(I wish I could find a less euro-centric image for this post. Any suggestions?)
I have a soft spot for historical characters who push society’s boundaries and make them bend.* People who sit where they aren’t supposed to sit, speak up when the world wants them to be quiet, and study things people tell them they can’t study. ** People who find their voice or kick open doors. People who challenge empires and win. People who rise up from poverty to found empires. (I’m looking at you Genghis Khan.) Women who disguise themselves as men and join the army. In short, shin-kickers.
But in looking over the last two years of posts here on History in the Margins, I see that stories about people who kick their way out of society’s margins and onto the page are in short supply. That’s going to change. In the coming months, I’m going to introduce you to some of my favorite shin-kicker. But I’d also like to introduce some of yours.
Who are your favorite Shin-Kickers From History? Give me a name, a link, a sentence, a story. I’ll take it from there.
*This will not come as a surprise to those of you who know me in real life.
**Sometimes the pursuit of knowledge is rebellion in its purest form.
Image credit: iamsania / 123RF Stock Photo
One of the weird facts about historical research (or maybe just about life in general) is that once a person or idea has come to your attention you find references to him/it/them everywhere. In a footnote. As a tangential character is a study of something else. The subject of a new book sitting on the front table at your local bookstore.
The upside is that there is always a new subject clamoring for my attention. The downside is that sometimes it feels like I'm being stalked. Right now, Erasmus Darwin is tracking me down.
I've been vaguely aware for a long time that Erasmus Darwin was Charles Darwin's grandfather and wrote some funky poetry about botany, but I never gave him much thought. Then a friend of mine raved about a study of Erasmus with the engaging subtitle of Sex, Science and Serendipity.* I wrote it down on the ever expanding To-Be-Read-Someday list and went on my merry way. A few days later, Mr. Darwin appeared in a book I was reading on a totally different subject. Then it happened again. Soon it felt like I couldn't even think about eighteenth century England without tripping over at least one reference to Erasmus Darwin--physician, poet, botanist, and proponent of progress.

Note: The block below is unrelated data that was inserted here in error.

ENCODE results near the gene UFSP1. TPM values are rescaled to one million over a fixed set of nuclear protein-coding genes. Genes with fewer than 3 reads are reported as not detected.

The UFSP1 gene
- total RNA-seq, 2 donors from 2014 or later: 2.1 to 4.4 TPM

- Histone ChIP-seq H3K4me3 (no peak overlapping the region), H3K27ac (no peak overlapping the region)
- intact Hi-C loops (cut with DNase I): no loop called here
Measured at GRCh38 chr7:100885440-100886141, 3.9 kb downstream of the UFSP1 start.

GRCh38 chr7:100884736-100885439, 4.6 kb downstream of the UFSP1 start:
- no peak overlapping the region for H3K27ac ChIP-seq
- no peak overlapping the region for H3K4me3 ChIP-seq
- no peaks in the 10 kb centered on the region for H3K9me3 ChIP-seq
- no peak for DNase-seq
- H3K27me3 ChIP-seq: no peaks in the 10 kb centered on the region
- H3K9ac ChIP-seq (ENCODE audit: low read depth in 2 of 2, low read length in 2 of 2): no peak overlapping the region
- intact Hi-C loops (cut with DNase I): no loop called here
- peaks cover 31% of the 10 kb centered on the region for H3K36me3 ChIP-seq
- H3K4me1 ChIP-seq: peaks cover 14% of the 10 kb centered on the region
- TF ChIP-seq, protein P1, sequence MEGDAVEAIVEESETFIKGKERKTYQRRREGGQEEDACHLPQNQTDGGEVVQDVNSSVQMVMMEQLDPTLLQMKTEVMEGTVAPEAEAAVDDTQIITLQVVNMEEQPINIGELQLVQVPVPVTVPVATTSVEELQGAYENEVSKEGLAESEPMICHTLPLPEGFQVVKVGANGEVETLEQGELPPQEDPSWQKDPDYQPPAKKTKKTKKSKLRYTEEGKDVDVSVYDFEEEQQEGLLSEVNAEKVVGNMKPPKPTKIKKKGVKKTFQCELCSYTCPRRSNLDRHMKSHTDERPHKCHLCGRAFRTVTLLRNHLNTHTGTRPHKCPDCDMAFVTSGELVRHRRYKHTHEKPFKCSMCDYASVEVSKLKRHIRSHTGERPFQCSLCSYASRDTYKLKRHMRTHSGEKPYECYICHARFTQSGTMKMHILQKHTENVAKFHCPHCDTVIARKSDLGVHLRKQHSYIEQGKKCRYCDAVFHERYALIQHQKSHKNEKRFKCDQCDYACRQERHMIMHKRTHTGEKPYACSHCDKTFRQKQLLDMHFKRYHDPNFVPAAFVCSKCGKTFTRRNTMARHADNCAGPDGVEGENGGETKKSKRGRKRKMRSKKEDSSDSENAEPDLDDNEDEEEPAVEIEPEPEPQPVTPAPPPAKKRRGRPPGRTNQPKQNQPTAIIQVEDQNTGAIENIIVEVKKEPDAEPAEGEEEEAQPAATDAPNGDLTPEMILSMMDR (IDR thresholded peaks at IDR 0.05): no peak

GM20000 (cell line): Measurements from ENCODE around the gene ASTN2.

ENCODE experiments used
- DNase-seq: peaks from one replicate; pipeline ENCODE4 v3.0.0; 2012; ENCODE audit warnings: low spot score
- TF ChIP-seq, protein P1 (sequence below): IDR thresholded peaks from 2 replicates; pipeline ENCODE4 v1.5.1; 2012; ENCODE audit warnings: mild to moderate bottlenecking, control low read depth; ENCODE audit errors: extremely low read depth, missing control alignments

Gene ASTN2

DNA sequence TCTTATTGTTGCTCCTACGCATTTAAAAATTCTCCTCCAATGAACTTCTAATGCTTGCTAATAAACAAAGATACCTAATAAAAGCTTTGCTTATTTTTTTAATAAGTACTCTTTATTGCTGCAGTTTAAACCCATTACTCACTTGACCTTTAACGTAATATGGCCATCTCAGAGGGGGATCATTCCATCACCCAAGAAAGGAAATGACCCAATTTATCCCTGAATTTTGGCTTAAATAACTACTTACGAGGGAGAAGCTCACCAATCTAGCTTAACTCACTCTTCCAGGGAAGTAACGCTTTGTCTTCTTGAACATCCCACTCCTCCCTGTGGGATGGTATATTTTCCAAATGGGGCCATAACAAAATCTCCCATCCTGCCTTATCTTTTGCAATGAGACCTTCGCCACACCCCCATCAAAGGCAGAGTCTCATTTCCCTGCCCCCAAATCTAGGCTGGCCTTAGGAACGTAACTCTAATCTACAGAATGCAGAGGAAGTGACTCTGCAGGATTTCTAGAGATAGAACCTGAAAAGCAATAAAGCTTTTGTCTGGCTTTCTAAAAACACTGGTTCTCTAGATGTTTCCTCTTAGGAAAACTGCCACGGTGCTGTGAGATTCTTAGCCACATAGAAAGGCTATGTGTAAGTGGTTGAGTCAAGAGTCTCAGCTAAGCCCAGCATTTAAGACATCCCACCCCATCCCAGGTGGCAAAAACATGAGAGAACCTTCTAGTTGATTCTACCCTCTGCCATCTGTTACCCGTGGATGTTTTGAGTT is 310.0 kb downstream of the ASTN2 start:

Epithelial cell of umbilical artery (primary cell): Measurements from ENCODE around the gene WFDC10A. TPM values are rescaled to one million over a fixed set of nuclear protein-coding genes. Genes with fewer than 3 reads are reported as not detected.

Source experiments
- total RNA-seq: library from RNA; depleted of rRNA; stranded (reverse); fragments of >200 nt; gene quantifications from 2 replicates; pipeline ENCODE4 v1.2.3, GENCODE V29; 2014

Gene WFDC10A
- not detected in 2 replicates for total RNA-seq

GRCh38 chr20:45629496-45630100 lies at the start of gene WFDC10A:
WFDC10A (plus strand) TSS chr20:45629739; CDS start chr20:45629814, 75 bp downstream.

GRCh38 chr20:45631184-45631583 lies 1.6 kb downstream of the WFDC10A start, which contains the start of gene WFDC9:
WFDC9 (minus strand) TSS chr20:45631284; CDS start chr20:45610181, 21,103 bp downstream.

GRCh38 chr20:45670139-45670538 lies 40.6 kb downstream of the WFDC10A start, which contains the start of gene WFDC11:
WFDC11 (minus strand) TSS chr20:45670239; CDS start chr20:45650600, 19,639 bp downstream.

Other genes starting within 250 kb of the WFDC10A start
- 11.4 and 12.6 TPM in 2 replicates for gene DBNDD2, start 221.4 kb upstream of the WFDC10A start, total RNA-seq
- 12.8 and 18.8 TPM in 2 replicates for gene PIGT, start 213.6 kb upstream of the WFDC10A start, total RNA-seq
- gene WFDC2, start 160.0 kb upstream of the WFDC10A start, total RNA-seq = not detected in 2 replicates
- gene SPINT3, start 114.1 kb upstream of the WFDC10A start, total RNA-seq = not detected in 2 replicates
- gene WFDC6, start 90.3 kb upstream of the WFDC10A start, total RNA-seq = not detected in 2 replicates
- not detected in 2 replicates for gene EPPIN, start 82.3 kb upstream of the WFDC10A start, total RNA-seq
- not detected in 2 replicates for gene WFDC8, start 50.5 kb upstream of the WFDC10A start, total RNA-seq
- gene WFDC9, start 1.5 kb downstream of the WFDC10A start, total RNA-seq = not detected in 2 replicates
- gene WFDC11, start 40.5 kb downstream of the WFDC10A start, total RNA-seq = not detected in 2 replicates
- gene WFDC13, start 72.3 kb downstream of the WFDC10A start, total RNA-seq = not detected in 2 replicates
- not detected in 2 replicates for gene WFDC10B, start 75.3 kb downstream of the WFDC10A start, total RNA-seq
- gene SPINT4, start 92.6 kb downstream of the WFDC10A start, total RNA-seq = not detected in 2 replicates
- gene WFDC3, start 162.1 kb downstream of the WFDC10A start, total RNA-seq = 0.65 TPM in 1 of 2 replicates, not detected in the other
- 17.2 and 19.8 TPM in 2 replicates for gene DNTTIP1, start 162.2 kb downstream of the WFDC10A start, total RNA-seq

It turns out that Erasmus Darwin was an Enlightenment figure of some importance--if an idea was going around he was sure to catch it. He was a founding member of the Lunar Society, an informal group of influential scientific entrepreneurs that included, among others, James Watt (who harnessed the power of steam), Joseph Priestly (who discovered oxygen), and Josiah Wedgwood (innovative potter, social reformer, and, incidentally, Charles Darwin's other grandfather). He promoted new technologies not only with his wallet but with his words--writing heroic couplets celebrating the scientific accomplishments of others.** He invented a speaking machine, a copying machine and a steering mechanism for his carriage that was adopted for automobiles 130 years later. He supported the French Revolution, campaigned for education for women and the abolition of slavery, and developed an early theory of evolution.
Samuel Taylor Coleridge, himself no slouch in the polymath department, credited Erasmus with "perhaps a greater range of knowledge than any other man in Europe."
Mr. Darwin, I look forward to getting to know you better..
* Patricia Fara. Erasmus Darwin: Sex, Science and Serendipity . Available in a bookstore near you, or at least by special order, depending on the bookstore.
** He also wrote The Loves of the Plants, a long poem about Linnaean classifications. It was later republished as part of a two-part work titled The Botanic Garden, illustrated by William Blake and Henry Fuseli. I have not read it, but I assume that it is weird. Because really, how could it not be?